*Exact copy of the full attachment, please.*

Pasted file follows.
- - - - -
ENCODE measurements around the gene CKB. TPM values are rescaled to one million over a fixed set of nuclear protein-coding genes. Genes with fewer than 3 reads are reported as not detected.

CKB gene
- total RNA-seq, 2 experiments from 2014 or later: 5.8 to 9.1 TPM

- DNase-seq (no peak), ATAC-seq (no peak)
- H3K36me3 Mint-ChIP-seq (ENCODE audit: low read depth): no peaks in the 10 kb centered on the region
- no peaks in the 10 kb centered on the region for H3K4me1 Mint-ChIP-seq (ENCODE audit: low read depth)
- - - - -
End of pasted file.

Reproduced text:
ENCODE measurements around the gene CKB. TPM values are rescaled to one million over a fixed set of nuclear protein-coding genes. Genes with fewer than 3 reads are reported as not detected.

CKB gene
- total RNA-seq, 2 experiments from 2014 or later: 5.8 to 9.1 TPM

- DNase-seq (no peak), ATAC-seq (no peak)
- H3K36me3 Mint-ChIP-seq (ENCODE audit: low read depth): no peaks in the 10 kb centered on the region
- no peaks in the 10 kb centered on the region for H3K4me1 Mint-ChIP-seq (ENCODE audit: low read depth)